April 2018
Issue 96

This month's theme - Managing Attendance

A CIPD survey revealed that the average day’s absence per employee in the UK is 6.3.

The cost of absence per employee is £522 in the private sector and £835 in the public sector.

In this issue we offer tips and ideas for helping you manage sickness absence effectively.


In this Issue:

For Managers: 7 key questions
For Trainers: 7 tips for delivering effective absence management training
•  Training in Action: Tailored courses for your needs
•  Offer of the Month: Free consultation
Next month's theme
  For Managers – 7 key questions

Question 1

Do you know your company sickness absence figures?

Question 2

Do your direct reports know their department sickness absence figures?

Question 3

Are your managers aware of trends in employee absence?

Question 4

Do your managers and employees fully understand your absence management policy and procedure?

Question 5

Do you have a plan for reducing sickness absence?

Question 6

Do you deliver effective training in attendance management?

Question 7

Do work closely with your HR department to deal effectively with sickness absence?

If you can’t answer "yes" to all seven questions, speak to your HR department or if you would like some external help click here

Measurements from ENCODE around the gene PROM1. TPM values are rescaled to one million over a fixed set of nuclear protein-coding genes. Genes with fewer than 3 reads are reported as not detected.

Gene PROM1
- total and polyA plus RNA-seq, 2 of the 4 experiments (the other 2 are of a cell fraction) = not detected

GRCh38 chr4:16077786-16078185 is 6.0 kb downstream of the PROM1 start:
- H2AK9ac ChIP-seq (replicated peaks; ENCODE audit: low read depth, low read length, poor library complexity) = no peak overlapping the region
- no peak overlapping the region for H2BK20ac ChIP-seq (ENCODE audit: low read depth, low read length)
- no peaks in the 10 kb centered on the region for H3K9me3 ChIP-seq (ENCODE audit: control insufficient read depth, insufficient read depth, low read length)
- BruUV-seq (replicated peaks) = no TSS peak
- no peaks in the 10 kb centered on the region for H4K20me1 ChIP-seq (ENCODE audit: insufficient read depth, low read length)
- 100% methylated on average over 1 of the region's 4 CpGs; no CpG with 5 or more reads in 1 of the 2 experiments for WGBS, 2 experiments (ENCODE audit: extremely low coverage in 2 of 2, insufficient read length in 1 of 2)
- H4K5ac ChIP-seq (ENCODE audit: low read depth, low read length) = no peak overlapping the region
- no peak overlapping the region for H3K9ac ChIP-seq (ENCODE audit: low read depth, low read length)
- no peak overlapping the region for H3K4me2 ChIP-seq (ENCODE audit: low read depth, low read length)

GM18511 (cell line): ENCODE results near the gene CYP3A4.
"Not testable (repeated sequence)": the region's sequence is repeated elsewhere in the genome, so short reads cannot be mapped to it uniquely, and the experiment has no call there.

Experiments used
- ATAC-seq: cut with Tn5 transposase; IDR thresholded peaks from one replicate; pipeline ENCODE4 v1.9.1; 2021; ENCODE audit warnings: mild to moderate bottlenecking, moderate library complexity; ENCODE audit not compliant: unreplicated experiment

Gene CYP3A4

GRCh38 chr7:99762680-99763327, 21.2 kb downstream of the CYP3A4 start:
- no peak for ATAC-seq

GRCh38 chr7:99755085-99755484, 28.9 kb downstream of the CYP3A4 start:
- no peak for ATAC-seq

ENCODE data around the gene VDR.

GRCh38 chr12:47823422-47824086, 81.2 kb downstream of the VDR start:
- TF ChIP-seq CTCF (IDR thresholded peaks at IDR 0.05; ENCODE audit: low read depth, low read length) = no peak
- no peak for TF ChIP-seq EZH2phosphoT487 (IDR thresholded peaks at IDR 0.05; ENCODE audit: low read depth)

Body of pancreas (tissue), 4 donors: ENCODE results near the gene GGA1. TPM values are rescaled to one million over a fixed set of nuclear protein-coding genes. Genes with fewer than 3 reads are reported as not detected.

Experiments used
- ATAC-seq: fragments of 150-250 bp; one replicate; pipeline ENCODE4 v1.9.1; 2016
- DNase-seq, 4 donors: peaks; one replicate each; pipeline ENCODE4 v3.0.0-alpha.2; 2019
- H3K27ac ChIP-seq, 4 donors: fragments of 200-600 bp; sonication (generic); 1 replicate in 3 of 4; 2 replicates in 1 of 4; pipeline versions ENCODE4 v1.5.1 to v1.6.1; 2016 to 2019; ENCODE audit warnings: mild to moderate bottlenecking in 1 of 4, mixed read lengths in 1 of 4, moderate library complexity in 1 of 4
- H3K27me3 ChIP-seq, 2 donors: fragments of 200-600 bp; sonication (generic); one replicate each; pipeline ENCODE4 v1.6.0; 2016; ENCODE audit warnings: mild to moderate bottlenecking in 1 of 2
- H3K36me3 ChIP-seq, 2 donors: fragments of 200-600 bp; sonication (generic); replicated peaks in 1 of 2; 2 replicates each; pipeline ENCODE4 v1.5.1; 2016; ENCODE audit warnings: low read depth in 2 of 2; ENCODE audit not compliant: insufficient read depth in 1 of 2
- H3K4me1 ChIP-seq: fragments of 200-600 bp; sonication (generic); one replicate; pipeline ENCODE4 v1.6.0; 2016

For Trainers – 7 tips for delivering effective absence management training

1. Start by being clear of the problem – knowing what is happening and why? There can be several reasons, including management style, work pressures, change, stress or inadequate policies and procedures, to name but a few.

2. Involve managers and staff in the content and design of the training programme or course – get their opinion – get "buy in".

3. Design a course that is interactive, engaging and realistic – avoid lots of statistics, policy information and "death by PowerPoint"

4. Use case studies where managers and employees can discuss issues, reasons and solutions.

5. Emphasise the importance of dealing effectively with employee support and reducing absenteeism.

6. Do include a session on leadership – the importance of listening and the power of effective one to ones.